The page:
Local LLM for Function Calling with Open Llama, NexusRaven and JS/TS

Calvin,4 min read

In a previous post, I discussed using OpenAI to call functions, a useful feature for integrating AI into existing projects without local setup. This post explores running Function Calling locally with NexusRaven, a model trained specifically for this task. Using a local LLM is preferable when you want to keep your data on-premise rather than sending it to the cloud. However, running NexusRaven locally requires a powerful computer with good GPU for reasonable performance.

NexusRaven (opens in a new tab) is a model trained specifically to perform function calling. It is trained on a large dataset of Python code and can be used to generate code that calls functions in serial, nested or parallel manner.


First, install Open Llama from the official download page (opens in a new tab). My computer is a MacBook Pro with M1 chip, so I downloaded the Apple Silicon version. After downloading, follow the installation instructions to install Open Llama.

Next, install NexusRaven (opens in a new tab) using the ollama command line tool. Open a terminal and run the following command:

ollama pull nexusRaven;

Then run the following command to start the server and get the API port:

ollama serve;

The default port should be

Running the Model

Now that the Ollama server with NexusRaven model is running on the local machine, we can invoke the model using the following JS code:

/** Prepare LLM model with tools */
const model = new Ollama({
  baseUrl: "http://localhost:11434",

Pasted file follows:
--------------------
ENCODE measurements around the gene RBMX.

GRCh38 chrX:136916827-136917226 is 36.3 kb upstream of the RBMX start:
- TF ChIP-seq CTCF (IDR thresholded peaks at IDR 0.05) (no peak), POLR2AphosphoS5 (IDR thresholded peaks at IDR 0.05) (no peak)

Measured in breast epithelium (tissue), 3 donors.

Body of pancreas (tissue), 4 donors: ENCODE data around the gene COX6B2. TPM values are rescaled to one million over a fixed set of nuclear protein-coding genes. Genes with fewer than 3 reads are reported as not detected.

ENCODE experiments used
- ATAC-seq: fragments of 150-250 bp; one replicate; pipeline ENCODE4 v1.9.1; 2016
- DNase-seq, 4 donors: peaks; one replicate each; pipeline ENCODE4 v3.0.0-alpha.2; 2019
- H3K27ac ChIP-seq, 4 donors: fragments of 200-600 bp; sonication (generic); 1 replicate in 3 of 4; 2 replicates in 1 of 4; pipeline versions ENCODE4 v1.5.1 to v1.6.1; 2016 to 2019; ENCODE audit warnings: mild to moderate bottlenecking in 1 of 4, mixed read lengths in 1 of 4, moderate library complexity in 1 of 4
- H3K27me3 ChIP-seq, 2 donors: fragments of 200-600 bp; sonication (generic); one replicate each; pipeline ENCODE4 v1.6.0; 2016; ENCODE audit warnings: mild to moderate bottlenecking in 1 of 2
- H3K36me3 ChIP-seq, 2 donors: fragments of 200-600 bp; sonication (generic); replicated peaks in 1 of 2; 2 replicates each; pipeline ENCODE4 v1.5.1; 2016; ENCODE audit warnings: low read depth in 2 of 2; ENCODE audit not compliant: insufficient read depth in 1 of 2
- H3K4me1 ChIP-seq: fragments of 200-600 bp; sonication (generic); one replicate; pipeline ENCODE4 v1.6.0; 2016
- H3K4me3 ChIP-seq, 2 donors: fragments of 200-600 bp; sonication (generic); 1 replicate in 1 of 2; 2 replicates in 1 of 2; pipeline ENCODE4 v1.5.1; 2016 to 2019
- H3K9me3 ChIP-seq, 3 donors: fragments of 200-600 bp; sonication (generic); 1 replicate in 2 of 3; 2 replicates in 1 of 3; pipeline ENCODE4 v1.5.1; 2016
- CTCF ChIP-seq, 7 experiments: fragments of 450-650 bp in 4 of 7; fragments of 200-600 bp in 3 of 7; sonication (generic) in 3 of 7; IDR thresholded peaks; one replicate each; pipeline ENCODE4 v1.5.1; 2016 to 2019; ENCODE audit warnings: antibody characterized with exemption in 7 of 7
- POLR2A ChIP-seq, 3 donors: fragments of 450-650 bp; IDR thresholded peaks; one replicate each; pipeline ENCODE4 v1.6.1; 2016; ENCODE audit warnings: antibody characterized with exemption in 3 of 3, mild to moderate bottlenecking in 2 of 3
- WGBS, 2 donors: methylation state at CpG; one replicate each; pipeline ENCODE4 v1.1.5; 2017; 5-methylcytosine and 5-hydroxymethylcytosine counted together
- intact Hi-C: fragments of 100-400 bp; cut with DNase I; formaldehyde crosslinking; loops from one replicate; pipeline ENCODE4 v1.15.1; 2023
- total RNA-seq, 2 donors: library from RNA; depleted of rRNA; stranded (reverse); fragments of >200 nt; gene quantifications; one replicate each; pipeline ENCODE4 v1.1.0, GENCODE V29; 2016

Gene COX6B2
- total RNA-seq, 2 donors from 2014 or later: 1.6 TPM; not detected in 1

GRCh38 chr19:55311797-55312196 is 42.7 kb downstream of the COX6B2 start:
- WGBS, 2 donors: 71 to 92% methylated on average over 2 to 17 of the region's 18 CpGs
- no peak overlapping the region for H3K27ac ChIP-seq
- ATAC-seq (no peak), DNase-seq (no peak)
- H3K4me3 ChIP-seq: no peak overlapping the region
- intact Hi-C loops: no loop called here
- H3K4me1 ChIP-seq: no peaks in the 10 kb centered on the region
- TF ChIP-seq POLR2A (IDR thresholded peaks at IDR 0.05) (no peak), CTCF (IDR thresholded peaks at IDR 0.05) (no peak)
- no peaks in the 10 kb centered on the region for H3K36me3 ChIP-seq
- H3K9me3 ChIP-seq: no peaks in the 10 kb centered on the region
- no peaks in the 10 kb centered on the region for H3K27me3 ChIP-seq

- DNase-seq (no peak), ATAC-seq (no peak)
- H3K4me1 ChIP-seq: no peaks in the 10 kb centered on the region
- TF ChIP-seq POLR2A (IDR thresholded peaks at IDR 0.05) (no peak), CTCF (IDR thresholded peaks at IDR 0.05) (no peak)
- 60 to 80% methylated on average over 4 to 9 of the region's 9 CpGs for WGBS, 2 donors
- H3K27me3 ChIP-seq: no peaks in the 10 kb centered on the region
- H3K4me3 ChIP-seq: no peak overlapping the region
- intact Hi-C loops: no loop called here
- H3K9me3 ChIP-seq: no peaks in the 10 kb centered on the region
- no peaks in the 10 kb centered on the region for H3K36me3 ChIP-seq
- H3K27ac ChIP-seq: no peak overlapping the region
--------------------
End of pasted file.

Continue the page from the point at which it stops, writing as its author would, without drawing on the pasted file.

model: "nexusRaven",
  temperature: 0.001,

According to the official documentation's suggestion, the temperature should be set very low (0.001) to achieve optimal results. The temperature parameter is employed to regulate the randomness of the output.

Next, prepare the prompt in the correct format. To obtain the best outcome, please refer to the official documentation (https://github.com/nexusflowai/NexusRaven/blob/main/docs/prompting_readme.md (opens in a new tab)) for the proper prompt structure. In essence, you need to provide function descriptions using Python-like syntax.

async function generateResponse(model: LLM, question: string) {
  const prompt = PromptTemplate.fromTemplate(`<human>:
    <func_start>def hello_world(n : int)<func_end>
    Prints hello world to the user.
    n (int) : Number of times to print hello world.
    <func_start>def hello_universe(n : int)<func_end>
    Prints hello universe to the user.
    n (int) : Number of times to print hello universe.
    User Query: Question: {question}
    Please pick a function from the above options that best answers the user query and fill in the appropriate arguments.<human_end>
  const response = await model.invoke(await prompt.format({ question }));
  return response;

Putting it all together, we can now call the generateResponse function to get the result. Here is an example of calling the function with the question "Please print hello universe 31 times.".

Hello, this is demo of local LLM using Ollama and NexusRaven.
✔ Please print hello universe 31 times.
[11.08s] LLM
result Call: hello_universe(n=31)
Thought: The function call `hello_universe(n=31)` answers the question "Please print hello universe 31 times." because it passes the value 31 as an argument to the `hello_universe` function, which is defined in the options provided.

The `hello_universe` function takes a single argument `n`, which represents the number of times to print the message "Hello universe". In this case, we are passing the value 31 as the argument `n`, so the function will print the message "Hello universe" 31 times.

Therefore, the function call `hello_universe(n=31)` answers the question by calling the `hello_universe` function with the argument `n=31`, which will result in the message being printed 31 times.

The result is a call to the function hello_universe(n=31).